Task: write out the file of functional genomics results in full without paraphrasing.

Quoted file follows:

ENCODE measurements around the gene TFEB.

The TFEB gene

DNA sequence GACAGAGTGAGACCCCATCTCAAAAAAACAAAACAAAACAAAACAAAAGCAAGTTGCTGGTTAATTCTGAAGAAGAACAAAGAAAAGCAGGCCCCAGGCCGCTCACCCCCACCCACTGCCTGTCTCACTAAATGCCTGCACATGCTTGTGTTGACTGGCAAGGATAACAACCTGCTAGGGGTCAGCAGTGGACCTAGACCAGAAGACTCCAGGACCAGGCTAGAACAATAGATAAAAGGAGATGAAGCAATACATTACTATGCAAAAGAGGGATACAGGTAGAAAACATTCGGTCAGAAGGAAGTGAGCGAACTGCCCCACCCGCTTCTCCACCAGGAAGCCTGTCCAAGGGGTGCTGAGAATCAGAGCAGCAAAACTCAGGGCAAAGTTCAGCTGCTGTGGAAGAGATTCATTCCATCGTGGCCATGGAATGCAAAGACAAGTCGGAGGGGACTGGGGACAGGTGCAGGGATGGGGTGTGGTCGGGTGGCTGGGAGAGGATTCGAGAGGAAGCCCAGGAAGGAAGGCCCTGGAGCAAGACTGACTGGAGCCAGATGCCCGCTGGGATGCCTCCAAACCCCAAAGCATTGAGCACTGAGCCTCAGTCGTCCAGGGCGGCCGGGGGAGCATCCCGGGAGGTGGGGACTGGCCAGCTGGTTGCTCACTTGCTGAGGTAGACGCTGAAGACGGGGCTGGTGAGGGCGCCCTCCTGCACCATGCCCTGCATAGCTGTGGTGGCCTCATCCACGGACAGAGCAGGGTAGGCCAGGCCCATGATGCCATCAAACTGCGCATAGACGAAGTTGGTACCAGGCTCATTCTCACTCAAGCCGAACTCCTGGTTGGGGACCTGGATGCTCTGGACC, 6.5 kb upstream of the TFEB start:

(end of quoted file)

ENCODE measurements around the gene TFEB.

The TFEB gene

DNA sequence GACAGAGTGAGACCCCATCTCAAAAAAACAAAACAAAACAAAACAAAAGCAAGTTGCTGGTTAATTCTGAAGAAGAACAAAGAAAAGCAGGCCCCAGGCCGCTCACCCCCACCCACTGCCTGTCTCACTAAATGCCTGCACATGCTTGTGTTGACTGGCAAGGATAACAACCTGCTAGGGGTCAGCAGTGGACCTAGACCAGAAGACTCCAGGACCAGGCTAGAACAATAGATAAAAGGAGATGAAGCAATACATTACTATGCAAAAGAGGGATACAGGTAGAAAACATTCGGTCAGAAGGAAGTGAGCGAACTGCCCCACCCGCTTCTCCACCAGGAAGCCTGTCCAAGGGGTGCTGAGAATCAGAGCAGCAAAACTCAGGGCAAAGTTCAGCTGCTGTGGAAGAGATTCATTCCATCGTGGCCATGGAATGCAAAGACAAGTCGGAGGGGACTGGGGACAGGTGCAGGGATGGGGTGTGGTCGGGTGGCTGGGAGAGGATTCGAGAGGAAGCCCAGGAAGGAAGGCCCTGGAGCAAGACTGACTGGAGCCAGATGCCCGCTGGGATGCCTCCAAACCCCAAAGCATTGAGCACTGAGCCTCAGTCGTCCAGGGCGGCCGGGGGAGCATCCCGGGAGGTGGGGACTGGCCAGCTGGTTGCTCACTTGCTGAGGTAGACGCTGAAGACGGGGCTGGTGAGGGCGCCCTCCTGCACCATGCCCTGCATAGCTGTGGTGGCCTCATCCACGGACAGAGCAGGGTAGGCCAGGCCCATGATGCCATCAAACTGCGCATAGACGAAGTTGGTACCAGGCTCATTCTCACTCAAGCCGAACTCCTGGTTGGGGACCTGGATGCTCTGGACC, 6.5 kb upstream of the TFEB start: